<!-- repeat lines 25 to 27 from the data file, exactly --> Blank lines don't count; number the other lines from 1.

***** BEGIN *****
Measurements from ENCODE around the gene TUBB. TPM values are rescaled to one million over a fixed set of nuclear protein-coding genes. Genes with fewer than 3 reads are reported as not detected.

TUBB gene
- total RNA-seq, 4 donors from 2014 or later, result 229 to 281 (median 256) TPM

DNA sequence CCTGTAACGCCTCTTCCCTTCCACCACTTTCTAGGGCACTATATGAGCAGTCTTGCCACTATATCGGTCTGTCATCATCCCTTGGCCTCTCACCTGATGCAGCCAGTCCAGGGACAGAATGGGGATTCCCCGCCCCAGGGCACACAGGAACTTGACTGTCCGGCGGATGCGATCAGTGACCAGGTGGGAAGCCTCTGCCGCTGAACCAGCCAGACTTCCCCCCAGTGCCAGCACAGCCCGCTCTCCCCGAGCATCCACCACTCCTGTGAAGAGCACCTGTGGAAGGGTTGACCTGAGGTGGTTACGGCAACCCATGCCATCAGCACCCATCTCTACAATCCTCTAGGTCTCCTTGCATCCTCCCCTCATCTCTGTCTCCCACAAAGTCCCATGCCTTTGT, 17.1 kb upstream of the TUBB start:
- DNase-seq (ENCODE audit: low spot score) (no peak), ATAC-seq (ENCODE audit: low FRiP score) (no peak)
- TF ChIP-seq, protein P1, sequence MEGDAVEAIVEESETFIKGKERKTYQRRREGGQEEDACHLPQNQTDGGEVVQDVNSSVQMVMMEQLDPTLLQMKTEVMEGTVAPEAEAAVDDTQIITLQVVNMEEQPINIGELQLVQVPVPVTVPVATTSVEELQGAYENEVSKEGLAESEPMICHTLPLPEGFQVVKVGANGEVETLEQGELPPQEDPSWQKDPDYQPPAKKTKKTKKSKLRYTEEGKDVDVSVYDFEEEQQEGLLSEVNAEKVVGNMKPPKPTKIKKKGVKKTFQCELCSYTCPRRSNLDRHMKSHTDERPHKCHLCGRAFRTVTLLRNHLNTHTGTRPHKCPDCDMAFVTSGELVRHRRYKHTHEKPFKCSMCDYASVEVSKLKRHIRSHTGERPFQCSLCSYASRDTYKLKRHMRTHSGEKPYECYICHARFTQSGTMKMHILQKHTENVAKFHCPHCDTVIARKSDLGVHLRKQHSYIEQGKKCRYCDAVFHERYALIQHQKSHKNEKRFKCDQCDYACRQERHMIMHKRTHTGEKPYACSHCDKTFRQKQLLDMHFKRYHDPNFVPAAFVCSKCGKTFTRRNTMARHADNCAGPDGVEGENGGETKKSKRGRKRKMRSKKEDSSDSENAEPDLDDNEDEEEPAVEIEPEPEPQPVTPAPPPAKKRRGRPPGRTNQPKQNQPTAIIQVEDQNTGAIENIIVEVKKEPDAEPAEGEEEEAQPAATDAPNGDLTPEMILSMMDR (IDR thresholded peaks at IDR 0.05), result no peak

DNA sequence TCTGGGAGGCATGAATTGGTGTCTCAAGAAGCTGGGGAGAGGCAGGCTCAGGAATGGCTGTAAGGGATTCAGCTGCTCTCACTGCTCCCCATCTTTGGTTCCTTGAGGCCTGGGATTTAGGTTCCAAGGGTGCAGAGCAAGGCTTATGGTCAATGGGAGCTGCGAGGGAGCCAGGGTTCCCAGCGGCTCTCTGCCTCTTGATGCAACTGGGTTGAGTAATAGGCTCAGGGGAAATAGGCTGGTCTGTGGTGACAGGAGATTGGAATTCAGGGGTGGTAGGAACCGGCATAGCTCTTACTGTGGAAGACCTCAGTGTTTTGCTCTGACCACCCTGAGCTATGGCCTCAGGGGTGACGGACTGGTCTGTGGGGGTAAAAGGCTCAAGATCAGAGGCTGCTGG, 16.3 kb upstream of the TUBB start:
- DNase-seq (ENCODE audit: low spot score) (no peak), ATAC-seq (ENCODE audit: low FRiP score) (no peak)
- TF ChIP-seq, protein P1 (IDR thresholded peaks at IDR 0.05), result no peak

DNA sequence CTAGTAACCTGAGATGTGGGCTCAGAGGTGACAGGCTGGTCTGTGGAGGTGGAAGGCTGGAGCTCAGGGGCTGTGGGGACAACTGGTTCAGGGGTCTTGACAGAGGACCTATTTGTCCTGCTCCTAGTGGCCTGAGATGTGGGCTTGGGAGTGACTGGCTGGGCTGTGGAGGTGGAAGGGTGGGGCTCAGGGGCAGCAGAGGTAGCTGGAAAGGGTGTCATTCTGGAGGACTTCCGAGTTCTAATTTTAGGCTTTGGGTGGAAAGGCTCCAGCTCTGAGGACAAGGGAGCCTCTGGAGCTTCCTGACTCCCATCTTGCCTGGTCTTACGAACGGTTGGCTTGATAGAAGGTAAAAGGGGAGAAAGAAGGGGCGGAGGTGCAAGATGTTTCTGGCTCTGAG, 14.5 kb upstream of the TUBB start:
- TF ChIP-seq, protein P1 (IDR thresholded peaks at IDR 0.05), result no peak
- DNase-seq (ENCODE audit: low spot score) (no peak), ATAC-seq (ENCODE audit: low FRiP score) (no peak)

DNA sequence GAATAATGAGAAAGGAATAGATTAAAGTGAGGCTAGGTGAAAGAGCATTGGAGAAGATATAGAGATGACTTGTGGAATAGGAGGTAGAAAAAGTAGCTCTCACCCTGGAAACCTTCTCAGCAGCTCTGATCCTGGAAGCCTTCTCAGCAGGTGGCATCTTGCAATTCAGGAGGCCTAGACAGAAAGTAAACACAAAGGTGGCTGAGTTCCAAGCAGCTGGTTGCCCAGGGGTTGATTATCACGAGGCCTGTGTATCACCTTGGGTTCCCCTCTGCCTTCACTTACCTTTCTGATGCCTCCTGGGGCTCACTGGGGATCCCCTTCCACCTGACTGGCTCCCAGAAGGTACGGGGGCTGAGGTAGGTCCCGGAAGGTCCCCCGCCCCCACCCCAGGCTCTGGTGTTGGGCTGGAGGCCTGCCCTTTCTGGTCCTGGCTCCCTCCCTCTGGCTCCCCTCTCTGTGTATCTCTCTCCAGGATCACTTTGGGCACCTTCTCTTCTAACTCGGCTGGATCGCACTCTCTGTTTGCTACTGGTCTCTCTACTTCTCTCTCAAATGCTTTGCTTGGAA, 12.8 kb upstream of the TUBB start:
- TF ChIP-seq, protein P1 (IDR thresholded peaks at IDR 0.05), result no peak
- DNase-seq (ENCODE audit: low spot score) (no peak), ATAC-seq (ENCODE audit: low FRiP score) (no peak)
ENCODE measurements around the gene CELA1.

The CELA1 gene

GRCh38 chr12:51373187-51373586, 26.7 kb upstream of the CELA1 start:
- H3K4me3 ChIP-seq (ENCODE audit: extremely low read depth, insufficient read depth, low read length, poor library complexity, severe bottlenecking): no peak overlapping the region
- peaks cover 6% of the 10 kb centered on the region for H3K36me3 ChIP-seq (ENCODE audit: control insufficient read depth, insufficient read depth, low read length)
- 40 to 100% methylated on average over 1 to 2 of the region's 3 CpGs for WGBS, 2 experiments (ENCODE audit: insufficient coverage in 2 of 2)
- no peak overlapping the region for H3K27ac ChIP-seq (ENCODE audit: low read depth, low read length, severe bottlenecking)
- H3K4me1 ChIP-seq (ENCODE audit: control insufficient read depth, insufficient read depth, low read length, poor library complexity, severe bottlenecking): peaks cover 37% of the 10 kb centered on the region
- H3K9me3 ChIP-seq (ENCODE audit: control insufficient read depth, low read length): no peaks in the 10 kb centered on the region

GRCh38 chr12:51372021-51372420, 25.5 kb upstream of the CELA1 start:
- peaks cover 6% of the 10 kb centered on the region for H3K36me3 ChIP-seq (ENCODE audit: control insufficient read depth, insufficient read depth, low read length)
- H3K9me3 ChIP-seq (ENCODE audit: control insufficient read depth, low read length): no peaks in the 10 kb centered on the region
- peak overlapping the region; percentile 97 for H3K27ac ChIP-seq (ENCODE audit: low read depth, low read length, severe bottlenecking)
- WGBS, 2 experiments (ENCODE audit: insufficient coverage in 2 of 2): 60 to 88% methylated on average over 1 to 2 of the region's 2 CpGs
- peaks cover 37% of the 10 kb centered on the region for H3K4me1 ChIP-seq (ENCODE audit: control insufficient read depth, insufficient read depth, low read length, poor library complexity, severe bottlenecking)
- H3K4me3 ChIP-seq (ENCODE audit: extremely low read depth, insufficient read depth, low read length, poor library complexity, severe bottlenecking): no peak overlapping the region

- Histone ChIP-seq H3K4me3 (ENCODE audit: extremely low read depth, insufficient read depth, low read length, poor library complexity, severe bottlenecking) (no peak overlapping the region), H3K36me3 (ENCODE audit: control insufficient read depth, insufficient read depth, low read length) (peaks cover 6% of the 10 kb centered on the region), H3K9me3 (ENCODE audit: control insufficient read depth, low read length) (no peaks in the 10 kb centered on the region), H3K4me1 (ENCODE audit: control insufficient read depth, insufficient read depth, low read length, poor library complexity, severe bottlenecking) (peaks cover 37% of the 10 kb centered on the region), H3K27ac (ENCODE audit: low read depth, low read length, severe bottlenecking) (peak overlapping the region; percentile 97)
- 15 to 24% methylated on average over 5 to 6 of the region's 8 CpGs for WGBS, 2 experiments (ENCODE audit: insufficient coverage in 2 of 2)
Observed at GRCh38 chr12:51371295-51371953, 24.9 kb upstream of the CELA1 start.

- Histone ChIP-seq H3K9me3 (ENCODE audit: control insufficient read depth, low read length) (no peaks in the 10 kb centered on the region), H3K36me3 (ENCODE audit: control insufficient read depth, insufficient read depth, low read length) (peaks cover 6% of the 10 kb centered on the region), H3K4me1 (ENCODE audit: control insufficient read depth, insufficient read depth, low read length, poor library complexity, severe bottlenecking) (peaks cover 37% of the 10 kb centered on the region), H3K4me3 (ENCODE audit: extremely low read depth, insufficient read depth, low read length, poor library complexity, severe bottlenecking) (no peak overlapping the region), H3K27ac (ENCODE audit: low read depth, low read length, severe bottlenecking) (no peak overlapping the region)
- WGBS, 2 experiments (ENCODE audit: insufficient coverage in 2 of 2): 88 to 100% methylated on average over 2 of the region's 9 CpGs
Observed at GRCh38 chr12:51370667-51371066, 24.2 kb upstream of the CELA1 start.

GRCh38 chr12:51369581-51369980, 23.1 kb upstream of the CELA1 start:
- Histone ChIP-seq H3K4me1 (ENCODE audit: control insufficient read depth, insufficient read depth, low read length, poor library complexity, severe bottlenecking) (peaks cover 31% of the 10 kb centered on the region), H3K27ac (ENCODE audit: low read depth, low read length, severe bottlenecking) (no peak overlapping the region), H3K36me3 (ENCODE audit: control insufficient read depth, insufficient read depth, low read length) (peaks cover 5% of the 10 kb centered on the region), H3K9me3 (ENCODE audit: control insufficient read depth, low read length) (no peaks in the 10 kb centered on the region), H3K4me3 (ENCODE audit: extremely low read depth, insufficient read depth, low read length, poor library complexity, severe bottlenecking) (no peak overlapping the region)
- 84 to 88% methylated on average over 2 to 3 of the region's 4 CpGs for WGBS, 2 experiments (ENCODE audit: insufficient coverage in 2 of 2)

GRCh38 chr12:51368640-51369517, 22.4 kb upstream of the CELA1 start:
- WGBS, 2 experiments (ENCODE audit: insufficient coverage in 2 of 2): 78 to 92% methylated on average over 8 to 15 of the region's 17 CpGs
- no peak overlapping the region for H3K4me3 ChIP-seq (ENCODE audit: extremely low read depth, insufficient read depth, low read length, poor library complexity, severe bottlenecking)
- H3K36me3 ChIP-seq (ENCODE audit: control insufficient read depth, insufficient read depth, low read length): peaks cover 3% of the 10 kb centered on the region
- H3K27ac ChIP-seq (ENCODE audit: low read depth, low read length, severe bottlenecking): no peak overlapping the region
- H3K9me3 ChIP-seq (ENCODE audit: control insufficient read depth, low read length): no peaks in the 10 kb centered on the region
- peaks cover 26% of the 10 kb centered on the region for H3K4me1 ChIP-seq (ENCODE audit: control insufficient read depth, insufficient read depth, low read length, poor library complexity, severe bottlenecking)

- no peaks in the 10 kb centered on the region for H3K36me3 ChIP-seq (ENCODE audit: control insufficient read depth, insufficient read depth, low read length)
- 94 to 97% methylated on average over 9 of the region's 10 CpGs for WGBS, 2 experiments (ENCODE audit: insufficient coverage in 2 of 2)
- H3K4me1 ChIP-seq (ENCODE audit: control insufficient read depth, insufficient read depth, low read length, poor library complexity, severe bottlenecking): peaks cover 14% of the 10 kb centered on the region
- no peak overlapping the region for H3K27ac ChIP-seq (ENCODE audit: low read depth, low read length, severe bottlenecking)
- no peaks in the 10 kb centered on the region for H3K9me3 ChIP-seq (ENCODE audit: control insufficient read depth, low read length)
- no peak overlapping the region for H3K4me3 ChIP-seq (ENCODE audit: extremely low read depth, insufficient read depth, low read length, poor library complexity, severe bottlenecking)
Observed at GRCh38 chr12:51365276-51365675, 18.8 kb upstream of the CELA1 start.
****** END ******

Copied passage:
GRCh38 chr12:51372021-51372420, 25.5 kb upstream of the CELA1 start:
- peaks cover 6% of the 10 kb centered on the region for H3K36me3 ChIP-seq (ENCODE audit: control insufficient read depth, insufficient read depth, low read length)
- H3K9me3 ChIP-seq (ENCODE audit: control insufficient read depth, low read length): no peaks in the 10 kb centered on the region